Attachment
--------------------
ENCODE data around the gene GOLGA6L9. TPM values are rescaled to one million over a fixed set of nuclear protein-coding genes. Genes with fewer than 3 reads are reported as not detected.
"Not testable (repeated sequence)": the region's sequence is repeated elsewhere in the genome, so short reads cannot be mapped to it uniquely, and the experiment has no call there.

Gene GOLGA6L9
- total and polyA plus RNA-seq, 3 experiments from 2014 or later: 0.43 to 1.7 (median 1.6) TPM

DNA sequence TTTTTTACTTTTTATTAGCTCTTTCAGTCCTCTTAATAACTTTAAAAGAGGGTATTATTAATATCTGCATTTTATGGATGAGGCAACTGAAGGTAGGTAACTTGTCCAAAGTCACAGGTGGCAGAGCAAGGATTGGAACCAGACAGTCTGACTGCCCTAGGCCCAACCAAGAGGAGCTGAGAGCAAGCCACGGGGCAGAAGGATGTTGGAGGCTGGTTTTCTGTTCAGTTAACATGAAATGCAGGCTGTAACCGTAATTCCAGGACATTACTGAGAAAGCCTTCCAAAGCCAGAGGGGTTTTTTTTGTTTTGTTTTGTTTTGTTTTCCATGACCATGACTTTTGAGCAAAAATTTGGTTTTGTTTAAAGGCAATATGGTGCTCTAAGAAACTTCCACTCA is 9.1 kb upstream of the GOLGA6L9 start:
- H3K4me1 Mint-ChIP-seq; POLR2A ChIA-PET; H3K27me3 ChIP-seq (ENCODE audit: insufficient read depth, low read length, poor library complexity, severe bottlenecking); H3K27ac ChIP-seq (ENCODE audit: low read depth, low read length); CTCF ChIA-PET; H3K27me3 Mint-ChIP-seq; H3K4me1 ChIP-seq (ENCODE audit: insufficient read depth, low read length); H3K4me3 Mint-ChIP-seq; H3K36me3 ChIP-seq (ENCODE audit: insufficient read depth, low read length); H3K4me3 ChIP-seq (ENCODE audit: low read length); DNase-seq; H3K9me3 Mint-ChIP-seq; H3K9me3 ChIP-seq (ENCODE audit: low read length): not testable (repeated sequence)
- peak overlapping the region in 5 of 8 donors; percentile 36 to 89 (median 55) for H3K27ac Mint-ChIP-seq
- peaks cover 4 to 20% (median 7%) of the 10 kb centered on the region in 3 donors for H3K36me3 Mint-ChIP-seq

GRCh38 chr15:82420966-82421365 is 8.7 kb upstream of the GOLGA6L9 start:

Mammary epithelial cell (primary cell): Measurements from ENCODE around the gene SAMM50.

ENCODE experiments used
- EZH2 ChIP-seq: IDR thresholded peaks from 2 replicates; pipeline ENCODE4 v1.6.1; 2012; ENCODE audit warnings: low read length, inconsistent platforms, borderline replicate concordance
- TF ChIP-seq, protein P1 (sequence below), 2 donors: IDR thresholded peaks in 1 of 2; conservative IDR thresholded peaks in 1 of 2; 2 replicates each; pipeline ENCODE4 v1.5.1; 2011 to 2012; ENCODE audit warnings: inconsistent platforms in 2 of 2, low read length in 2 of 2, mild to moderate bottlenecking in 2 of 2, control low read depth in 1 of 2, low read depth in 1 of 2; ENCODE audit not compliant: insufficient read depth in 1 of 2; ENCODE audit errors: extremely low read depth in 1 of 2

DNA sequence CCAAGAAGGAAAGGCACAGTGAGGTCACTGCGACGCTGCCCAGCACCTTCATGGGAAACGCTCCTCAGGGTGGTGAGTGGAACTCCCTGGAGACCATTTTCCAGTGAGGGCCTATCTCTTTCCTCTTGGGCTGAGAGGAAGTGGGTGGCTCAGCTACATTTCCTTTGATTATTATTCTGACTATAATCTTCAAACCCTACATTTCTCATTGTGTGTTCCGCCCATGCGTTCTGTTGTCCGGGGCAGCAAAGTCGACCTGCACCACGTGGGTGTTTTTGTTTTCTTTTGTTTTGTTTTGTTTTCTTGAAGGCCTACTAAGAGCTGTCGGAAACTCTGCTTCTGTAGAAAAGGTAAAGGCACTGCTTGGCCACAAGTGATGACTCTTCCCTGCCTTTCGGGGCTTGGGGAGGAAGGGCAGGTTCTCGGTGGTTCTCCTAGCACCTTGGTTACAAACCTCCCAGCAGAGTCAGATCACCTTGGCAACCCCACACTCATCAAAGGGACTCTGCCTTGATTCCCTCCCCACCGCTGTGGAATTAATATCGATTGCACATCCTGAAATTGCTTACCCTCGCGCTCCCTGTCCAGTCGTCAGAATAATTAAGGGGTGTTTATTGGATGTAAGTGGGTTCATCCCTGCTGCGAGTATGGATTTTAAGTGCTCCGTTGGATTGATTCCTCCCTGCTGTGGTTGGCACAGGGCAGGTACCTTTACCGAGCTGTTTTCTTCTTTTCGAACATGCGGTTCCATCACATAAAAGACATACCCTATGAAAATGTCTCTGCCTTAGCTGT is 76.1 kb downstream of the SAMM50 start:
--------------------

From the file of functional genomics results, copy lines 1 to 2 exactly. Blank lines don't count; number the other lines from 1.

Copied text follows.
ENCODE data around the gene GOLGA6L9. TPM values are rescaled to one million over a fixed set of nuclear protein-coding genes. Genes with fewer than 3 reads are reported as not detected.
"Not testable (repeated sequence)": the region's sequence is repeated elsewhere in the genome, so short reads cannot be mapped to it uniquely, and the experiment has no call there.